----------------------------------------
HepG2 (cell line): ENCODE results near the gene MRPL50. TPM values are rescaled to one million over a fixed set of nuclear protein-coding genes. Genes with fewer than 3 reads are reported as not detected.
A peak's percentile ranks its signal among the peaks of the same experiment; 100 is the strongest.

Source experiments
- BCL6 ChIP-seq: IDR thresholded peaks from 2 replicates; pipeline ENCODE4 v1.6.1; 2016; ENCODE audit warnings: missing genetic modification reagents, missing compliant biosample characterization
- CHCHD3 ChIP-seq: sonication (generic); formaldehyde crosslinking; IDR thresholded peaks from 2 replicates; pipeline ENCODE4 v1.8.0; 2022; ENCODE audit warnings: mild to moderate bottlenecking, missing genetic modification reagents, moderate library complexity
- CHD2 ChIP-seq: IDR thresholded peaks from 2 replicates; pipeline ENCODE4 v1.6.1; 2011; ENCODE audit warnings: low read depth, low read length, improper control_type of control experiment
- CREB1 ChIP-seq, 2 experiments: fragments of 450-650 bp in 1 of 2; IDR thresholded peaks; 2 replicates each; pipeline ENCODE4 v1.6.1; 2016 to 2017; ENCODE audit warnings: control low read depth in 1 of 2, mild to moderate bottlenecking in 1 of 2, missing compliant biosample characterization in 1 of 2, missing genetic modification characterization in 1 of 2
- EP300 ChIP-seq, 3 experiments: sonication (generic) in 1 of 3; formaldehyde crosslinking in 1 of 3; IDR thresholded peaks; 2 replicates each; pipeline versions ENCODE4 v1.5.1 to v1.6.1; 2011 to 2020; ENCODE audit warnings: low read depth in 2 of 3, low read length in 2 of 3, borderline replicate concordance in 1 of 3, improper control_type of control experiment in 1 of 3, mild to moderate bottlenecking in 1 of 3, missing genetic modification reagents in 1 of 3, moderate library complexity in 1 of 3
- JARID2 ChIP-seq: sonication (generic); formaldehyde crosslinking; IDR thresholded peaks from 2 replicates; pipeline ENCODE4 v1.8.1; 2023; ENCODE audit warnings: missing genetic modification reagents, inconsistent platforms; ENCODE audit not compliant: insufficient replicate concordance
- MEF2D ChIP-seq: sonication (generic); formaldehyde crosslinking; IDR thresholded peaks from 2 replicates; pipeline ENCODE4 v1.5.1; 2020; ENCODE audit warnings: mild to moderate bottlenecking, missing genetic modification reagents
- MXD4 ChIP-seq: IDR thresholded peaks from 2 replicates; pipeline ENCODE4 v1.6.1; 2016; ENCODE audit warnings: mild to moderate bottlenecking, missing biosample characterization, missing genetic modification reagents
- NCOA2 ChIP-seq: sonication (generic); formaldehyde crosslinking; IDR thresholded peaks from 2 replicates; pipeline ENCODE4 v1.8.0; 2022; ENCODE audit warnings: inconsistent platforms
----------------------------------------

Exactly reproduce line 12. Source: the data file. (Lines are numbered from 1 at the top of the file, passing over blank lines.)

- NCOA2 ChIP-seq: sonication (generic); formaldehyde crosslinking; IDR thresholded peaks from 2 replicates; pipeline ENCODE4 v1.8.0; 2022; ENCODE audit warnings: inconsistent platforms